Anti-racists believe that tens of thousands of people will to take to the streets of the west German city of Cologne in protest of the racist get together. A wide spectrum of organizations, among them labor, student, church and anti-racist groups, are due to join the protests and mass blockades.
`Pro Koeln' (some of whose activists are pictured here) which has been the target of an investigation by Germany's domestic Verfassungsschutz intelligence agency, has invited around 1,000 right- wing extremists to the controversial meeting in Cologne, including leading far-right politicians from the US, France, Austria, Belgium, Britain, Spain and Italy. Some of the groups involved in the planned congress include Freedom Party of Austria (FPOe), the Belgian-Flemish Vlaams Belang Party, the Italian Northern League, as well as prominent French right-winger Jean-Marie Le Pen, founder of the Front National (FN),Austria’s Heinz-Christian Strache, Germany's HC Strache, Österreichischer Oppositionsführerand, and Belgium’s Filip Dewinter.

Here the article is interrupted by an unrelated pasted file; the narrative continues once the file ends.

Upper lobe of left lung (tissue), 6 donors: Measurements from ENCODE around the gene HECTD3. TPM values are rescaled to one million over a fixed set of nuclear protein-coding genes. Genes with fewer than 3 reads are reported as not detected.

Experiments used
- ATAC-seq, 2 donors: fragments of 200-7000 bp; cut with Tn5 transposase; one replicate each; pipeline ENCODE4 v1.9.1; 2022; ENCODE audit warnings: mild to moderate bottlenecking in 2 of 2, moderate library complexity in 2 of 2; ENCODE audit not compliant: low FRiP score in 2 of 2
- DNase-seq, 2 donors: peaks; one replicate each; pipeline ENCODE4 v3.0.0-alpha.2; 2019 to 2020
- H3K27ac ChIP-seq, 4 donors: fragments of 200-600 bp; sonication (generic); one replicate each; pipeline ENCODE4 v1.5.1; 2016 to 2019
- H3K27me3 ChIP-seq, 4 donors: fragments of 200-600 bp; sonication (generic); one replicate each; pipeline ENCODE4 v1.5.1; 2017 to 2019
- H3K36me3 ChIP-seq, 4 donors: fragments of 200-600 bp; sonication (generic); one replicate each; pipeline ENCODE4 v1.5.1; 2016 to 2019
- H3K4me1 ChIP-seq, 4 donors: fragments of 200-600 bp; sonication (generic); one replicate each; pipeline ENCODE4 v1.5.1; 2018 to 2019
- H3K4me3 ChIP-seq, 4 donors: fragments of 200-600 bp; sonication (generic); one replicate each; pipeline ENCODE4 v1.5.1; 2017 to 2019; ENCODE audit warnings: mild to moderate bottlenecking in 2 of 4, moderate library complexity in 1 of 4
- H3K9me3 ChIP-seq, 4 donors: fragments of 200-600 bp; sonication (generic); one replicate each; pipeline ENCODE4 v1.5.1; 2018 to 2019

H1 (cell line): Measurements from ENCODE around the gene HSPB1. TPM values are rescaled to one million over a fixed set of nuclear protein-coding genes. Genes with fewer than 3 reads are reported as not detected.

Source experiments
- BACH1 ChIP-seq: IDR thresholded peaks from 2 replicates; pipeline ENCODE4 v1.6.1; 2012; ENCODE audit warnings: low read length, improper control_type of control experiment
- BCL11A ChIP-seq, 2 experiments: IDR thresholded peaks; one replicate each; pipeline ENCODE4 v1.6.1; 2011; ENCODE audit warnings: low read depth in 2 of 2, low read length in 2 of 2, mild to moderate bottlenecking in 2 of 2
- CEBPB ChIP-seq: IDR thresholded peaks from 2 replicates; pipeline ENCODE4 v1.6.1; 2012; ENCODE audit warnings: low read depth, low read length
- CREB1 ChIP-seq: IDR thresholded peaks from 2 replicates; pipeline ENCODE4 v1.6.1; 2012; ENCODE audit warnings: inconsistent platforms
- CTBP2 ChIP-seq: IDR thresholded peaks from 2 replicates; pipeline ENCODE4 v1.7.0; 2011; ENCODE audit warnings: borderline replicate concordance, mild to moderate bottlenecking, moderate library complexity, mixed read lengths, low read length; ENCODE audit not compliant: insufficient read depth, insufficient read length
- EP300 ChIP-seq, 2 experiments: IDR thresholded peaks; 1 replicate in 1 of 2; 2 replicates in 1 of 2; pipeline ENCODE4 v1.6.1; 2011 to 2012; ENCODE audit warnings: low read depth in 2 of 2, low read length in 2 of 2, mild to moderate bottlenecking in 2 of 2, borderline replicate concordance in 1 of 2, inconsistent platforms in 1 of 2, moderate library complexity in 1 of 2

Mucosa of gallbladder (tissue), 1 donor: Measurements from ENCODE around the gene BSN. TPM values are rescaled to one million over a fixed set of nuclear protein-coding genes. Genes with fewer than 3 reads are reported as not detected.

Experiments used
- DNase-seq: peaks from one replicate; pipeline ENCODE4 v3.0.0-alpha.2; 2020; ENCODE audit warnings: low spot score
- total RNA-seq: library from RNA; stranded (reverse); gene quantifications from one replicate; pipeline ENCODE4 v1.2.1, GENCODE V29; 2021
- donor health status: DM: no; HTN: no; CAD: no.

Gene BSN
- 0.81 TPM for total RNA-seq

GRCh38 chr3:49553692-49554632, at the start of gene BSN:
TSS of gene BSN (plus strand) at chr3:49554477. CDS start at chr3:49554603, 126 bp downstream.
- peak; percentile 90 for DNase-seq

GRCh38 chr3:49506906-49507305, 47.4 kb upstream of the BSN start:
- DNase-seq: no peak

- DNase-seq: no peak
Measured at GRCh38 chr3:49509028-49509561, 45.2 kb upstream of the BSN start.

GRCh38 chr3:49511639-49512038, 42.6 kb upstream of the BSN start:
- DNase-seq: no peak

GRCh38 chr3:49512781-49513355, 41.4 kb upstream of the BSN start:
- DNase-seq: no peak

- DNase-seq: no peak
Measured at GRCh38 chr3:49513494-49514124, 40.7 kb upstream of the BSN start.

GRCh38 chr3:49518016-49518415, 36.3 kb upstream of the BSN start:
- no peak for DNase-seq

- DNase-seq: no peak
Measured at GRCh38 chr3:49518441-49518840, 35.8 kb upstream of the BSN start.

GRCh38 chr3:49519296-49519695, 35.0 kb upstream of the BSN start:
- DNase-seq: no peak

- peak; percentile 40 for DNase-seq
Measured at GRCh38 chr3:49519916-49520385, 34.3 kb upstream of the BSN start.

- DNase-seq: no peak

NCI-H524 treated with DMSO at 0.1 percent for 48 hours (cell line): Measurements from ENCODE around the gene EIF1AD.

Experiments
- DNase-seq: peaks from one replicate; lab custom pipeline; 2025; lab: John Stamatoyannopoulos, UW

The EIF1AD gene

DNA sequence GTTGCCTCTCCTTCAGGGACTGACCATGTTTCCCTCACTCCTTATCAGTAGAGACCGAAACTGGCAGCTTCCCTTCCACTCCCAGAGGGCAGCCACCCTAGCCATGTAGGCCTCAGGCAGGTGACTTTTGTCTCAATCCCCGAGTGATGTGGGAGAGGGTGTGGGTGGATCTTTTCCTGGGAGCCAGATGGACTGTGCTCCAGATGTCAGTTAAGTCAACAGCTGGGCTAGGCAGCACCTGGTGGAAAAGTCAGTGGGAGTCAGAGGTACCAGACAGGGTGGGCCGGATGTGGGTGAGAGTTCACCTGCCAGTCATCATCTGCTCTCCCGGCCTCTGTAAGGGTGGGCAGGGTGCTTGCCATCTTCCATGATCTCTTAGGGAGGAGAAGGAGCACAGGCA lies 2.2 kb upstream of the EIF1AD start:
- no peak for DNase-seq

Many officials and members of pro Cologne or Pro Koeln, "come from German neo-Nazi parties and groups such as the NPD and the German League for People and Homeland.
The group has spearheaded racist opposition to the construction of a large mosque in the city.
The following is from the September issue of Searchlight magazine.
Racists gather for Cologne anti-Islam rally
By Hans-Peter Killguss
SEVERAL HUNDRED racists from all over Europe are expected to flock to a so-called Anti-Islamisation Congress staged by the German fascist pro Köln (pK) organisation to discuss "the foreign infiltration of our cities".
The congress, in Cologne from 19 to 21 September, comes amid growing racism in Germany. According to one poll, more than 50% of the population favours a ban on mosques. Echoing this, Markus Wiener, a "scientific staff member" of pK, claims there should be "no mosques, no minarets, no muezzin" because "the native population is justifiably worried about creeping Islamisation and the danger of Islamist terror."
PK was set up in 1996 to campaign against prostitution and only really targeted Muslims after 2000. It recently protested against a new mosque in the Ehrenfeld district of Cologne, distributing tens of thousands of stickers, leaflets and posters and gathering almost 20,000 signatures on a petition.